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Has No Spinning Heads or Pea Soup

Movie Review: The Rite (2011)
Summary: A young priest in training travels to Rome to study exorcism to contemplate his faith.
Spoilers:
none

 “I feel like I’ve been put through the ringer!” This was one response from someone at the same screening I attended, and it is a fiercely accurate summation of the viewing experience, I’d guess, of the whole audience.

The Rite is another movie said to be “inspired by true events,” being very loosely based on a book by author Matt Baglio entitled, “The Rite: The Making of a Modern Exorcist.” The name “Gary Thomas,” the renowned priest whose experiences the film draws from, has been replaced with “Michael Kovak.” The supporting details of the entire plot are fictional.

“Michael Kovak” (Colin O’Donoghue) is the son of funeral home owner and operator, “Istvan Kovak” (Rutger Hauer) who brought up his son in the family business. But young Michael, not satisfied, and seeking a new career and a way to pay for college, turns to a four-year-long seminary stint in priest training as an option, much to the disbelief of best friend, “Eddie” (Chris Marquette).

After finishing his training, Michael decides not to go through with his vows, believing he sought out the ministry as an escape from his own sense of emptiness and lacking sense of direction. But his resignation is put on hold when “Father Matthew” (Toby Jones) expresses his faith in him, agreeing to send him to Rome at the church’s expense to examine the rite of exorcism. While Michael considers it little more than a vacation, Father Matthew holds out hope that it will serve to pull Michael’s faith-struggling mind through its storm of doubt.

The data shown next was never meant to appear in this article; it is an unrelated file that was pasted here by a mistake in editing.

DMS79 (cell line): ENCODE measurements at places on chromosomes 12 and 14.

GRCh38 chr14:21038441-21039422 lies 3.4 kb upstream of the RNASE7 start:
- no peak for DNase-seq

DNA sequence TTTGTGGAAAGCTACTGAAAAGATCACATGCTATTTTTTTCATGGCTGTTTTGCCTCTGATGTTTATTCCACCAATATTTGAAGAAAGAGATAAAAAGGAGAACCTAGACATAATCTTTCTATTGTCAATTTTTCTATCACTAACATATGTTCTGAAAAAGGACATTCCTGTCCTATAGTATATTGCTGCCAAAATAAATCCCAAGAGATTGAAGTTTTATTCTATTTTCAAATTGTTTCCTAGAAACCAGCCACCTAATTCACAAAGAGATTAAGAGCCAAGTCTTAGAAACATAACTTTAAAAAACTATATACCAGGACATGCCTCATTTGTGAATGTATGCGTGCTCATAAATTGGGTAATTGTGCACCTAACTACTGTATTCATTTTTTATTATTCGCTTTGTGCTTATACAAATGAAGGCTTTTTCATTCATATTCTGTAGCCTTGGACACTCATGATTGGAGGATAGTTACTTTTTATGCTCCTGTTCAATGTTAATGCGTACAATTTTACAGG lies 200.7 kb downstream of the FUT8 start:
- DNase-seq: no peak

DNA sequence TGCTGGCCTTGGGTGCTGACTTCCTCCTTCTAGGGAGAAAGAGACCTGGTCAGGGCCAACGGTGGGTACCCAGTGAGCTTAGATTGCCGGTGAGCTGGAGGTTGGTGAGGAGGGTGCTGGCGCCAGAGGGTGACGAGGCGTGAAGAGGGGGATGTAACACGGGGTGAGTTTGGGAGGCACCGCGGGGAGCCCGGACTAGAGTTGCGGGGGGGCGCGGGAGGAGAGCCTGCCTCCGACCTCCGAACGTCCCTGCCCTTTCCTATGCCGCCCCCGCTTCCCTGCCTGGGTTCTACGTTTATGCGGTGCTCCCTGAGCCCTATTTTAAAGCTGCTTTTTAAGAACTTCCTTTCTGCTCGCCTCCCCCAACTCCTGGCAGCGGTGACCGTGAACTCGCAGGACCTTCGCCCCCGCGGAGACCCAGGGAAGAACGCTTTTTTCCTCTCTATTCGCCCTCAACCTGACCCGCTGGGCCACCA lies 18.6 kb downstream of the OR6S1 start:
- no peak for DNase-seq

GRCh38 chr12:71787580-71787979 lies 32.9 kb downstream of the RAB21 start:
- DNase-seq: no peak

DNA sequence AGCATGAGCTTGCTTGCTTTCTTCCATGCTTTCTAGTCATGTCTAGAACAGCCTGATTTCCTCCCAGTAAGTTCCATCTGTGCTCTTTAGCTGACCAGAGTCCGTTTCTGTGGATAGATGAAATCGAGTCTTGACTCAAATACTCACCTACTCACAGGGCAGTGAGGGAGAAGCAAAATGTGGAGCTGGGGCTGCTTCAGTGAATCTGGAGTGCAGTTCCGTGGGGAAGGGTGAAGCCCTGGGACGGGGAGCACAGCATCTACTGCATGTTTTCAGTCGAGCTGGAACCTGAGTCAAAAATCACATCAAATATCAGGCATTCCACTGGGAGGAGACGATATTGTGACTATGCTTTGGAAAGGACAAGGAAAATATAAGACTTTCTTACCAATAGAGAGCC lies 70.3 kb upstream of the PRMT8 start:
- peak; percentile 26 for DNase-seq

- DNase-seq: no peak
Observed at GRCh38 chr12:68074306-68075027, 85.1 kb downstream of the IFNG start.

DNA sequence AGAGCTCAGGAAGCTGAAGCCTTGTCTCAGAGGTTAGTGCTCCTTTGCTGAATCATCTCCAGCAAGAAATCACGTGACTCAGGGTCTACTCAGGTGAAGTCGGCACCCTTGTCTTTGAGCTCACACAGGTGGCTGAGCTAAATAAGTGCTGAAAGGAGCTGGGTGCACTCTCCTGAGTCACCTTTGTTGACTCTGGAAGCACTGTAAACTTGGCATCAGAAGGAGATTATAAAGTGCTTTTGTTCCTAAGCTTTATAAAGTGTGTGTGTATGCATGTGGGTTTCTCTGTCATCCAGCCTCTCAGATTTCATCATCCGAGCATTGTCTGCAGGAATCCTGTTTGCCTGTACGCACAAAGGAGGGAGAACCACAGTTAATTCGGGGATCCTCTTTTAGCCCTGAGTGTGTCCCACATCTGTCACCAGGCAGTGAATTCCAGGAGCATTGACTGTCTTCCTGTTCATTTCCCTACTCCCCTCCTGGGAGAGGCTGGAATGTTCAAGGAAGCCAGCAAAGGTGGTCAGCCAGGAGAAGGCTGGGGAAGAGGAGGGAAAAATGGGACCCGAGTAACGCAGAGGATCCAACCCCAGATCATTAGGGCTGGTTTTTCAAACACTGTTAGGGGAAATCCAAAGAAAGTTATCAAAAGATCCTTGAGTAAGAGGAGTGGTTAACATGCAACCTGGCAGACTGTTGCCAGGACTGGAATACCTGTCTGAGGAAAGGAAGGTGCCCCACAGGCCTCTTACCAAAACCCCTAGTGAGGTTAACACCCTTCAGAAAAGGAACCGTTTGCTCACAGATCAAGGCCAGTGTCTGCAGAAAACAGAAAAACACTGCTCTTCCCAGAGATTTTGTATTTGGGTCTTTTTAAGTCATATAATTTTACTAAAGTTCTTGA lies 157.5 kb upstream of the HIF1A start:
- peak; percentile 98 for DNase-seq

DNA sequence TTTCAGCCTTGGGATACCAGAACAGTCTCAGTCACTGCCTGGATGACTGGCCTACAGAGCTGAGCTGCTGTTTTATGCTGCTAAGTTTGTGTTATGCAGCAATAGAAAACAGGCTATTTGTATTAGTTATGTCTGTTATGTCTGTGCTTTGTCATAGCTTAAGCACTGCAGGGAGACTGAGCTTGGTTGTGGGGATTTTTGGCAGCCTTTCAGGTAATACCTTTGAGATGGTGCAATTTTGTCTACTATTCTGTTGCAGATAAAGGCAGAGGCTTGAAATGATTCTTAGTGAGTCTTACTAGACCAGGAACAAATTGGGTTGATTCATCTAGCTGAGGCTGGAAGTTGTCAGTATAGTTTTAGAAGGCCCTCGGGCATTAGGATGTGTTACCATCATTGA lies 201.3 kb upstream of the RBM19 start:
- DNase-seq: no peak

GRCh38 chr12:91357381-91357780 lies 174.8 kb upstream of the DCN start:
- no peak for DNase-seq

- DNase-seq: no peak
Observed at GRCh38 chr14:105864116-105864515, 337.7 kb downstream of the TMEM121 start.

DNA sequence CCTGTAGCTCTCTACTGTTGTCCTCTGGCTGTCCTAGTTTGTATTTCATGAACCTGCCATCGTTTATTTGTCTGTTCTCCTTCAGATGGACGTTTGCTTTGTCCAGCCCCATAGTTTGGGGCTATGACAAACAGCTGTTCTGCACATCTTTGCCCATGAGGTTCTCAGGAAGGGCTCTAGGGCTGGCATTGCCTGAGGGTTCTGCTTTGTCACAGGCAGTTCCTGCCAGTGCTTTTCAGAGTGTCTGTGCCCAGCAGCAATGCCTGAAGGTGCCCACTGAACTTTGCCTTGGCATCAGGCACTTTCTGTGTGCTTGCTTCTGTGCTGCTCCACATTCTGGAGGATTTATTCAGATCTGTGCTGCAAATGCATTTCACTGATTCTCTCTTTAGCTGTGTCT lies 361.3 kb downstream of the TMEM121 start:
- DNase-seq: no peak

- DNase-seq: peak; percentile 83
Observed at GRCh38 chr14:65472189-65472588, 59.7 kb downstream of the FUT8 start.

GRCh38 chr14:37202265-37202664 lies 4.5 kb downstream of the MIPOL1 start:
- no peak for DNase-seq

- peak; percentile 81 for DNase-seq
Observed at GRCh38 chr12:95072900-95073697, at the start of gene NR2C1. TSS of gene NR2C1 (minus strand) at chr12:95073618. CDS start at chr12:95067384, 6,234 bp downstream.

Michael arrives in Rome and begins the course. After heavily resisting with his ingrained skepticism the conventional and easily explained-away incidents of possessions in the teaching cirriculum of “Father Xavier” (Ciarán Hinds), he is referred to study under veteran exorcist, “Father Lucas Trevant” (Anthony Hopkins), an eccentric Welsh priest of the Jesuit Order with highly unconventional methods.

What makes The Rite a standout among movies on the subject of exorcism is its combination of the personalities of Kovak and Trevant. Here, the focus is not just sporting creepy theatrics in a saintly, historical setting, with unforeseen forces of evil making themselves known while all who see them tremble. The focus of The Rite is its reliance on the beginnings of dynamic debate on what constitutes proof of the divine. Notice I said, beginnings.

Rather than stagnating in the showing off of bizarre body contortions and hell-spawned screams from the bowels of Gehenna (though it has plenty of both), the film takes its time getting to where it wants to go, but never does it relinquish its sense of earnestness in doing a nearly decent job of making skeptics and atheists answer the question: “What evidence of the divine will truly be good enough for you?” It tries. We atheists give it credit for that.